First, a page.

When we get a new client asking for bankruptcy relief, most of them aren’t sure what chapter they should be filing under. Bankruptcy law can be very complex, and what chapter you file under will greatly impact your obligations going forward. In this article we will provide a consolidated rundown of what each chapter means and who should file under that chapter. This information should help guide you on how you should move forward with your case. However, as always if you are considering filing you should first speak to a qualified attorney to help walk you through the process.
Chapter 7 Bankruptcy
Chapter 7 bankruptcy is by far the most common filing, accounting for a little over 71% of all filings in the US. This form of bankruptcy tends to be favored because it will discharge most debts and not tie you into further obligations for your creditors. Furthermore, protections under state law means that, although much of your property will have to be sold, certain items will be exempt, giving you the foundation you need to start again.
A chapter 7 filing is best for those who are under a heavy debt burden but have low income. “Low income” is determined by comparing your income to the household average of the area. If you fall below the median income level for your household then you may qualify. If you happen to earn more than that then a Chapter 13 Bankruptcy may be the best filing for you.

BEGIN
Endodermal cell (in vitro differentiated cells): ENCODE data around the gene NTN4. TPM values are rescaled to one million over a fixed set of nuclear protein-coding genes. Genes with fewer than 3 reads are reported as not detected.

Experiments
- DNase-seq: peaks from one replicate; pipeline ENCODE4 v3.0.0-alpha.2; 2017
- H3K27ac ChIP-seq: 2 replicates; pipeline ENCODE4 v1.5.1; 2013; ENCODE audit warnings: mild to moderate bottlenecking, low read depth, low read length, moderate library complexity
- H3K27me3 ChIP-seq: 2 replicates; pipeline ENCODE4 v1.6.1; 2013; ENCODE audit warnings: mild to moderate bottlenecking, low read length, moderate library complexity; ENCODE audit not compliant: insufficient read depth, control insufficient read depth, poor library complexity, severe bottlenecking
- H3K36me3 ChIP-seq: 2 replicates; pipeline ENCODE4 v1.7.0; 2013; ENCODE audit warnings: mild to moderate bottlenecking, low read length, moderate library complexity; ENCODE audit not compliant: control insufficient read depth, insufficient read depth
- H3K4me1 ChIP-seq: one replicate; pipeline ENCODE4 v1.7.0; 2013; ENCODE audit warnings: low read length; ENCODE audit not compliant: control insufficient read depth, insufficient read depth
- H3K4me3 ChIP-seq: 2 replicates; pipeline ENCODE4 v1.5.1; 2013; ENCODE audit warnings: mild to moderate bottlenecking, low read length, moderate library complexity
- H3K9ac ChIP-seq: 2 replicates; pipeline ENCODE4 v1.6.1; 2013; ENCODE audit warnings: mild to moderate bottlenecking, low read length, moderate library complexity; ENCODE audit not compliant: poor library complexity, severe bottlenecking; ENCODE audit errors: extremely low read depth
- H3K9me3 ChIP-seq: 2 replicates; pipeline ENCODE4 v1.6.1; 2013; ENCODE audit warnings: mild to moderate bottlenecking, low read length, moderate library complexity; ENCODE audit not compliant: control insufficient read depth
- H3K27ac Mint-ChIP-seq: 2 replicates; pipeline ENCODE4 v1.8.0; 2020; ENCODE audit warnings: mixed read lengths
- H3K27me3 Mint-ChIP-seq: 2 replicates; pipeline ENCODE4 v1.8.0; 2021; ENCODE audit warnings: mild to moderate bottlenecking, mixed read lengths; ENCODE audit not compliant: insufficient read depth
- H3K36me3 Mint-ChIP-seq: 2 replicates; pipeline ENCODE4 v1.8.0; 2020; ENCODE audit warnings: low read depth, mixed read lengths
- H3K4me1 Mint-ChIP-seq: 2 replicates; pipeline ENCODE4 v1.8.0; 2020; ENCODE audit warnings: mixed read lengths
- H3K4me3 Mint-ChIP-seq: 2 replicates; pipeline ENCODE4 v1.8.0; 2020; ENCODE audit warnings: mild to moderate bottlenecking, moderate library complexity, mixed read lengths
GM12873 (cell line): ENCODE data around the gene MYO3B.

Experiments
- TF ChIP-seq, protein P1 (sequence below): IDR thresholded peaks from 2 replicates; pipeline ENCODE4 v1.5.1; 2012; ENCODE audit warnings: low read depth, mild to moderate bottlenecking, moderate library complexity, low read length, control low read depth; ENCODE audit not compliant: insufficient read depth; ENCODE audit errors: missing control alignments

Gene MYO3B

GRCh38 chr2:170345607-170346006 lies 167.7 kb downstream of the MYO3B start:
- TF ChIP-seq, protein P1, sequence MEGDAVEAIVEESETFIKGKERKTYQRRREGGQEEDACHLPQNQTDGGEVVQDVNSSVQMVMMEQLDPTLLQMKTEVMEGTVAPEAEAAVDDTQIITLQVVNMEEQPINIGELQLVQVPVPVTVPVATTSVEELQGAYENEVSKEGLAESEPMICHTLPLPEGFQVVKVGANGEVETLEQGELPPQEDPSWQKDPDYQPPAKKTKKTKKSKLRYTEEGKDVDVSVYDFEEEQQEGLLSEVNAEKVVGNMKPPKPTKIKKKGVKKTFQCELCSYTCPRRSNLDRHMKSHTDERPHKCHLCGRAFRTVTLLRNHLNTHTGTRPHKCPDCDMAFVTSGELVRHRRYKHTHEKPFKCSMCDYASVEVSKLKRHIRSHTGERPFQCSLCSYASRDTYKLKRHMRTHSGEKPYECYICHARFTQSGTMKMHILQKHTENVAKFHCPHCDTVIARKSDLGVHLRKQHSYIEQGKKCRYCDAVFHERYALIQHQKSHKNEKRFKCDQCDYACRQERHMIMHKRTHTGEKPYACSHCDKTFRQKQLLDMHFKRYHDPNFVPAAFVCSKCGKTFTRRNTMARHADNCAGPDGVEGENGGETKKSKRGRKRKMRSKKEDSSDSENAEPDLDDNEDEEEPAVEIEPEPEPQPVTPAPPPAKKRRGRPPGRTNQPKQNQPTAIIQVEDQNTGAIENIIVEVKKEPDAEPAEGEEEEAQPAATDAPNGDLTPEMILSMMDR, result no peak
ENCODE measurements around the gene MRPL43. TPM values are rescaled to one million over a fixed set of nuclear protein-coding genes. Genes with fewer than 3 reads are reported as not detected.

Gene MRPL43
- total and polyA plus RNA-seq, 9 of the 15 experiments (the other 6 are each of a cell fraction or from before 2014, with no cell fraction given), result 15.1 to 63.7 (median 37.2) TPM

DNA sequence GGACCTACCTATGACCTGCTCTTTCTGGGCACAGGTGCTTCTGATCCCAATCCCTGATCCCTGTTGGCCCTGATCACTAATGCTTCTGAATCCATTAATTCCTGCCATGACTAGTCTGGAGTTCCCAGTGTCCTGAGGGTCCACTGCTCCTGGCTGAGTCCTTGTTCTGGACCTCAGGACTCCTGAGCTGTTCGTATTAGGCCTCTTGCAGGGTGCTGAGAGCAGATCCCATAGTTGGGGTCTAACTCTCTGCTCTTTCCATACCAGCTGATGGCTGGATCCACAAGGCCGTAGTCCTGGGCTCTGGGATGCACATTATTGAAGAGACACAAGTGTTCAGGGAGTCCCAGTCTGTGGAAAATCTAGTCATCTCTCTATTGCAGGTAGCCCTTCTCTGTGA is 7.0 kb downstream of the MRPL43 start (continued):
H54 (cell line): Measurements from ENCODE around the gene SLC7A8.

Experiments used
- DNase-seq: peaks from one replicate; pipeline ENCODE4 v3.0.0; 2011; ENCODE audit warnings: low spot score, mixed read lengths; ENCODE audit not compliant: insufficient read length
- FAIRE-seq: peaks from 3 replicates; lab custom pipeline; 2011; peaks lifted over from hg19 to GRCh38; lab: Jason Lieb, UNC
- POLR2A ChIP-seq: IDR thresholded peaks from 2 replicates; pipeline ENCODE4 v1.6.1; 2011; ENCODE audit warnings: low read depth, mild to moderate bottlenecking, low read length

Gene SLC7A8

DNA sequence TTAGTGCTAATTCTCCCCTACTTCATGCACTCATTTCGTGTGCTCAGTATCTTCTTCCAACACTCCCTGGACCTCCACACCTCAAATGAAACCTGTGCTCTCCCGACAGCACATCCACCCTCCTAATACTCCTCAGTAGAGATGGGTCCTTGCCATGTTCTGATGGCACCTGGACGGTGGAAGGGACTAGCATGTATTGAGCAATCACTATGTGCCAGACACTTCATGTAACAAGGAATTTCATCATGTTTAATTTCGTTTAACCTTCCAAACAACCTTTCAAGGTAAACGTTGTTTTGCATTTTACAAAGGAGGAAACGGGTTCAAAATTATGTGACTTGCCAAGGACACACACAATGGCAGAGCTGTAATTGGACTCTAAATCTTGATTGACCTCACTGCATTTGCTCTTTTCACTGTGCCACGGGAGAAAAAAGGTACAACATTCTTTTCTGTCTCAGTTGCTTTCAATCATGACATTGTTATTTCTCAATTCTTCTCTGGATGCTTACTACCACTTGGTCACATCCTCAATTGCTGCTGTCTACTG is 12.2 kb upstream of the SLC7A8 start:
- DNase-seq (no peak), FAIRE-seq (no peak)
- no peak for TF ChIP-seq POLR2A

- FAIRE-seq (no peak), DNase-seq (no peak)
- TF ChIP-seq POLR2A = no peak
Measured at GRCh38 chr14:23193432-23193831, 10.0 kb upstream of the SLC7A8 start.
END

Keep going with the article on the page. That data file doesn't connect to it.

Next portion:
Chapter 11 Bankruptcy
A Chapter 11 bankruptcy is primarily aimed at business owners. While commonly associated with corporations, it can also be filed by small businesses. The Chapter 11 bankruptcy is very attractive to business owners because it does not force you to liquidate all of your business assets. The goal of this form of bankruptcy is to reorganize your business and start turning a profit again. This is done by reducing the debt your business owes into manageable monthly payments.
If your business is struggling due to economic conditions and you simply need temporary relief until you can start turning a profit again, a Chapter 11 filing may be the best fit for you.
Chapter 13 Bankruptcy
Filing for Chapter 13 bankruptcy is often the next option for those who do not qualify under Chapter 7. With a Chapter 13 filing, you are required to start making monthly payments over a period of three to five years, and if you can make those payments in good faith any remaining debt is discharged. It can also be attractive because, unlike Chapter 7, a Chapter 13 bankruptcy does not demand the liquidation of assets.
If you have a steady income, and are simply falling behind on monthly payments and existing debts, then this form of bankruptcy may be best for you. By consolidating all of your debts into a single payment plan that takes your income into account, you can get ahead of the debt and get your head above water.
Choosing the Right Chapter
Hopefully, this guide will help you with determining the right chapter to file under. However, if you are considering filing we strongly recommend you talk to a qualified attorney like Jon L. Martin. Everything here is a general guideline, but every case is unique and a skilled attorney can walk you through the specifics of your case and pick the option that is best for you.